Science and nature


Science and nature

  • 107 Pins

Fossil Dinosaur Eggs

Pinned from
benedante.blogspot.com

Today, Wādī al-Ḥītān (the Valley of Whales) is in the middle of western egyptian desert, but once it was covered by the sea and was the home of this "crocodilesque" ancestor of modern whales, the Basilosaurus: a 49/59 feet long predator with 44 sharp, harpoon-like teeth. When the sea became to dry, whales were simply unable to escape.

Pinned from
forbiddenarcheology.blogspot.com

Petosky stones

Pinned from
flickr.com

History of Geology: March 23, 1769 William Smith - Pioneer of applied Geology

Pinned from
historyofgeology.fieldofscience.com

Must have stones

Pinned from
merrymeet.tumblr.com

History of Geology: March 23, 1769 William Smith - Pioneer of applied Geology. Ammonites, characteristic fossils for the Mesozoic and the most appreciated fossils by Smith.

Pinned from
historyofgeology.fieldofscience.com

Baltic amber containing a small snake

Pinned from
dailylifestyle.com

Fossilized dinosaur eggs with babies inside!

Pinned from
repubblica.it

beetle

Pinned from
etsy.com

This fossil specimen of a Jewel Beetle (family Buprestidae), found in Messel, Germany, still retains its iridescence. This is caused by a large number of microscopic reflectors still preserved in this prehistoric insect.

Pinned from
gastornis.tumblr.com

Brachiopods Fossil Picture GalleryBrachiopods (BRACK-yo-pods) are an ancient line of shellfish, first appearing in the earliest Cambrian rocks, that once ruled the seafloors.

Fossil Picture Gallery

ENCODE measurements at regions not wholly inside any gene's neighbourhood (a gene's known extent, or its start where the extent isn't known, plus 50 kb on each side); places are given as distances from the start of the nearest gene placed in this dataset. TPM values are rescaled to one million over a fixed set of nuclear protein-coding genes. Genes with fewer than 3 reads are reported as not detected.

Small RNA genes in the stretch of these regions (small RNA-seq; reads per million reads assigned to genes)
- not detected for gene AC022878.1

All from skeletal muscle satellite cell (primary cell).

geology.about.com

Rainbow of Palaeontology

Pinned from
lostinhistory.tumblr.com

dragonfly - 300 million years

Pinned from
hinesdragonfly.org

Taponcalymene nodulosa

Pinned from
fossilsdirect.com

Brachiopods Fossil Picture GalleryBrachiopods (BRACK-yo-pods) are an ancient line of shellfish, first appearing in the earliest Cambrian rocks, that once ruled the seafloors.

Brachiopods

geology.about.com

Giant Ammonite, Lyme Regis by blinkingidiot, via Flickr

Pinned from
flickr.com

Beautiful Fossil Fish

Pinned from
cas.muohio.edu

10" Phareodus, 19 1/4" Diplomystus, 5 1/4" Knightia, 6"

Pinned from
greenriverstone.com

:)

Pinned from
pinterest.com

Giant insects disappeared thanks to falling oxygen levels and agile birds. "The largest wings of any living insect belong to the Queen Alexandra birdwing butterfly and the atlas moth. They can span 10 to 12 inches across. But even these giants are puny compared to the insects of prehistory. Meganeura, for example, was a dragonfly that lived 300 million years ago and each of its wings was the length of my arm. Why do such behemoths no longer exist?"

Pinned from
blogs.discovermagazine.com

Click for a larger view

Pinned from
tinypic.com

Sue the T. Rex

Pinned from
forums.somethingawful.com

size...

Pinned from
unbearablevastness.tumblr.com

Three-day-old embryos of red-eyed treefrog species Agalychnis callidryas. The embryos have external gills that protrude toward the surface of their eggs, where oxygen is most concentrated. This adaptation allows for high metabolic rates and accelerated development. Karen M. Warkentin

Pinned from
biologylair.tumblr.com

Heterochromia - a beautiful mutation of the iris.

Pinned from
9gag.com